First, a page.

Canopy Climbers, Gainesville, Fla. 352-284-7777. www.CanopyClimbers.com
Situated on the west side of Lake Lanier in North Georgia, the heavily wooded grounds where Tree Trek Exploration climbing classes and twice-monthly public climbs take place are just right for learning the ropes. Kids 14 and older and adults may sign up April through October for Basic Tree Climbing Class and Beyond the Basics Tree Climbing Class and other advanced options, including a unique 36-hour-long rain forest/cloud forest climbing adventure. Wintertime tree trekking is available through the operation at a site near the banks of Florida's Saint Mary's River, near Jacksonville. The three Tree Trek instructors collectively have about a half-century of tree climbing experience and are all recognized as Master Instructors by the Global Organization of Tree Climbers.
Tree Trek Exploration, Oak Grove Rd., Dawsonville, Ga. 678-633-2328 treetrek.net/
Instructor Bob Wray at Blue Ridge Tree Climbing has developed over years a unique approach to tree climbing and to teaching the skill. He believes in using the least amount of hardware possible, making superb use of rope knots that provide safety, versatility and as natural a climb as possible. He offers half-day climbing experiences and two-and-a-half day basics classes, as well as more advanced options that can be personalized to meet the specific needs of individual students. All this, in the gorgeous Blue Ridge Mountain terrain of the Old Dominion state, only a bit over five hours by car from Atlanta.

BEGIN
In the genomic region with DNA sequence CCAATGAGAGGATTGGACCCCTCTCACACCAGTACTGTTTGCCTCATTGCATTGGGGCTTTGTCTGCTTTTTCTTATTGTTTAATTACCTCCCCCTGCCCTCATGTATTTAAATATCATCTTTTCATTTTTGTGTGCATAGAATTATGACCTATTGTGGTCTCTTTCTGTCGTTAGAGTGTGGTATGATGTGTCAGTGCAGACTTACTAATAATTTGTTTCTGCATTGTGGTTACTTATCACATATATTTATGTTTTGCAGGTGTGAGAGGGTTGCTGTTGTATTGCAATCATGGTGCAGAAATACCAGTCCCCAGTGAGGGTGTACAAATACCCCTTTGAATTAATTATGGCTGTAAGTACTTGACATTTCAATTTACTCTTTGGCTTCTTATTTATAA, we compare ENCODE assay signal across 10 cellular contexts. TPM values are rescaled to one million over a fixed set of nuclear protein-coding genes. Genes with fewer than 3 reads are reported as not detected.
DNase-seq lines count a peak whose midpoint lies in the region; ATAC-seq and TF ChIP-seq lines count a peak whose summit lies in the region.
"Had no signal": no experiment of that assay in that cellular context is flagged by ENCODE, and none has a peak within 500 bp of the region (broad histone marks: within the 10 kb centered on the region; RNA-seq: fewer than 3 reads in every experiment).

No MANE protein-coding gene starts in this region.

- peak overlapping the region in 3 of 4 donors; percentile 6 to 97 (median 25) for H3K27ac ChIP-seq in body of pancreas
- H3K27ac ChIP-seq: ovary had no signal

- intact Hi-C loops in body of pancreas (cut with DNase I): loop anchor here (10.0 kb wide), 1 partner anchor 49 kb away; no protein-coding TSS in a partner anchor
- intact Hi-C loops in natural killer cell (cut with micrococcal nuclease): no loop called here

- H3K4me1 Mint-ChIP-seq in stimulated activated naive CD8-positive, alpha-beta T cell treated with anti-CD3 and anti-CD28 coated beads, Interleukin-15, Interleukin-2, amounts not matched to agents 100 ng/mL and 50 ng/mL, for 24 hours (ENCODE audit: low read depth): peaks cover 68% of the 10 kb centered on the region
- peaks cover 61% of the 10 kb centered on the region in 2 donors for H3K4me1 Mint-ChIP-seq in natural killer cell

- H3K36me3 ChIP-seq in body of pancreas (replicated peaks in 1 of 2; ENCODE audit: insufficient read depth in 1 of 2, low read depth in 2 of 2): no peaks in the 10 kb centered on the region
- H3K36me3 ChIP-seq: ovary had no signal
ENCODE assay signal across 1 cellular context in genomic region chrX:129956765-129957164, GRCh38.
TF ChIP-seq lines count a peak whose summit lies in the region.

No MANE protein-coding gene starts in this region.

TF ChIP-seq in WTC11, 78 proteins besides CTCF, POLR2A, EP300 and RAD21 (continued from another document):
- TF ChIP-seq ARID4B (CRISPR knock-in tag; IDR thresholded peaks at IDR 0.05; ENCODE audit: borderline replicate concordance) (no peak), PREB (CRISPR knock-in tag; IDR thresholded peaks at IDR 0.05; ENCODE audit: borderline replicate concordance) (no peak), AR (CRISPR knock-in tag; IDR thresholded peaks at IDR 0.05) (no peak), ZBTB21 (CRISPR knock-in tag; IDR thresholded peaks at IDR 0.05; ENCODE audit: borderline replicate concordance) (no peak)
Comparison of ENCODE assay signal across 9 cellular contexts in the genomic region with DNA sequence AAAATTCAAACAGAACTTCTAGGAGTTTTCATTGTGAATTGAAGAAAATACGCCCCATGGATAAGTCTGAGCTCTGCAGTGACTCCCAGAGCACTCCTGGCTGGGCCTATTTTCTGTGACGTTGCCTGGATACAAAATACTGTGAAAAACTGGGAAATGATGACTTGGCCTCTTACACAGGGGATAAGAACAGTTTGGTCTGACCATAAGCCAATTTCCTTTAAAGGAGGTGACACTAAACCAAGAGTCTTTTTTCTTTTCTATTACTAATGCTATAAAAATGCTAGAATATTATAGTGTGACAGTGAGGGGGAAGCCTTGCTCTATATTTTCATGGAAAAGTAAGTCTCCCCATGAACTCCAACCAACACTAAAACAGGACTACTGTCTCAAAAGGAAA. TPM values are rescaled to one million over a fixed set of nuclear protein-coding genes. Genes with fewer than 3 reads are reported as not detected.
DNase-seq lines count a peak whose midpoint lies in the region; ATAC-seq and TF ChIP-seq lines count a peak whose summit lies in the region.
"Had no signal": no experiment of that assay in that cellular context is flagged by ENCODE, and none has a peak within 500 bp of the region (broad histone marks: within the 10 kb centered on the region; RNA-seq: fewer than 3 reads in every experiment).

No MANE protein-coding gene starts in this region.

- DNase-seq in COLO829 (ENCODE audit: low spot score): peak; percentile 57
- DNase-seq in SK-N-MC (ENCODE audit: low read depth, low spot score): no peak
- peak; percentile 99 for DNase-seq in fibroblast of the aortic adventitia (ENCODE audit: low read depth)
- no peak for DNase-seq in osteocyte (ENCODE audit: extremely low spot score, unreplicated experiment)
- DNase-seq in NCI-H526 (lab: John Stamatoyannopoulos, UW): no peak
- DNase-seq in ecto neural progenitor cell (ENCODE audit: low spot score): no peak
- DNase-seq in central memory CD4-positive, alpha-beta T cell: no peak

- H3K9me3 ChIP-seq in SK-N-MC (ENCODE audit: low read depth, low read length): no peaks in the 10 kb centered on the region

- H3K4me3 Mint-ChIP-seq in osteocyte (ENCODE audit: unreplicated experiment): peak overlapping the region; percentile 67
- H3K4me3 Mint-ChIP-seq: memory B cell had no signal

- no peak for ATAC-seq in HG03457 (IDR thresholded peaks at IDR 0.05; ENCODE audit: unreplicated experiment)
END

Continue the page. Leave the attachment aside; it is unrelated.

Blue Ridge Tree Climbing, 182180 Blue Ridge Parkway, Meadows of Dan, Va. 704-796-3870. www.blueridgetreeclimbing.com
Up in the foothills of North Georgia's mountains, veteran tree climber Genevieve Summers holds court in the treetops. Summers is focused these days mostly on her basic tree climbing course, arranged by appointment only, which is designed to help people develop the skills necessary to climb on their own. But she also offers great treetop camping weekends using canvas hammocks stretched out and tied up amongst the branches.
Dancing with Trees, 1629 Wynn Lake Rd., Alto, Ga. 706-778-8847. www.dancingwithtrees.com/
If you're an Atlanta resident, it's hard to beat Tree for All for sheer convenience. Instructor Hank Blaustein conducts introductory climbs, intermediate guided climbs and a Basic Tree Climbing Course in Roswell's Leita Thompson Park, Alpharetta's Wills Park and Brookhaven's Blackburn Park. Blaustein the beginning climb classes for Tree Climbers International and runs a very kid-friendly operation. Most of the Tree for All public climbs are conducted March through November.
Tree for All, 1355 Woodstock Rd., Roswell; 11925 Wills Rd., Alpharetta; 3501 Ashford-Dunwoody Rd., Atlanta. 404-229-9224. www.funintrees.com/